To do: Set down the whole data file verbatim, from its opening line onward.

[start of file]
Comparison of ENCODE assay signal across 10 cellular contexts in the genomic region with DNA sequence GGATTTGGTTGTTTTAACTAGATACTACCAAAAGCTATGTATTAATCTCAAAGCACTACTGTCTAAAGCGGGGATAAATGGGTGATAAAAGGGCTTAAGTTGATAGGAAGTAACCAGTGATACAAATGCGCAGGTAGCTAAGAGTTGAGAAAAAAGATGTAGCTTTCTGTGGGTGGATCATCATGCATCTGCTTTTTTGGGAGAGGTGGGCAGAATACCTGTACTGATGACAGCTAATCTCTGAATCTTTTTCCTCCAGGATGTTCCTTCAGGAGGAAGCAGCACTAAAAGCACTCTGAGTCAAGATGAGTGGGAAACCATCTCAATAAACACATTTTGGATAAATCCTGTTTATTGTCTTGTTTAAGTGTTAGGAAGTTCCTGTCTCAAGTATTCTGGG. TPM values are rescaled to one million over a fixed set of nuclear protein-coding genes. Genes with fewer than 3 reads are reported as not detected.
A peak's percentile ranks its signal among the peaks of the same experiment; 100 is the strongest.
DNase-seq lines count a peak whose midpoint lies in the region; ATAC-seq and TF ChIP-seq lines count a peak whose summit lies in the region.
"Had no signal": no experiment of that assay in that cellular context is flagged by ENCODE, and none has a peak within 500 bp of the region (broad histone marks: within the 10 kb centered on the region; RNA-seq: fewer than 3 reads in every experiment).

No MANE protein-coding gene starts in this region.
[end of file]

Comparison of ENCODE assay signal across 10 cellular contexts in the genomic region with DNA sequence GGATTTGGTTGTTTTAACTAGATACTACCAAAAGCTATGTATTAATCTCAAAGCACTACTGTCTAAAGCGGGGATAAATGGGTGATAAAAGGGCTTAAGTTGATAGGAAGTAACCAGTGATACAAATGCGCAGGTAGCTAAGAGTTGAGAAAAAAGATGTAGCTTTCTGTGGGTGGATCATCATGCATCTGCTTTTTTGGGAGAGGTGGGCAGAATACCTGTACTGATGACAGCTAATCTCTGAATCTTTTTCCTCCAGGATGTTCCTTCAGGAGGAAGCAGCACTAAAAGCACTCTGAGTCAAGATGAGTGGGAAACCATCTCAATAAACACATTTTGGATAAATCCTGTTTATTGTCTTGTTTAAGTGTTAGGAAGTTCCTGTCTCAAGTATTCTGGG. TPM values are rescaled to one million over a fixed set of nuclear protein-coding genes. Genes with fewer than 3 reads are reported as not detected.
A peak's percentile ranks its signal among the peaks of the same experiment; 100 is the strongest.
DNase-seq lines count a peak whose midpoint lies in the region; ATAC-seq and TF ChIP-seq lines count a peak whose summit lies in the region.
"Had no signal": no experiment of that assay in that cellular context is flagged by ENCODE, and none has a peak within 500 bp of the region (broad histone marks: within the 10 kb centered on the region; RNA-seq: fewer than 3 reads in every experiment).

No MANE protein-coding gene starts in this region.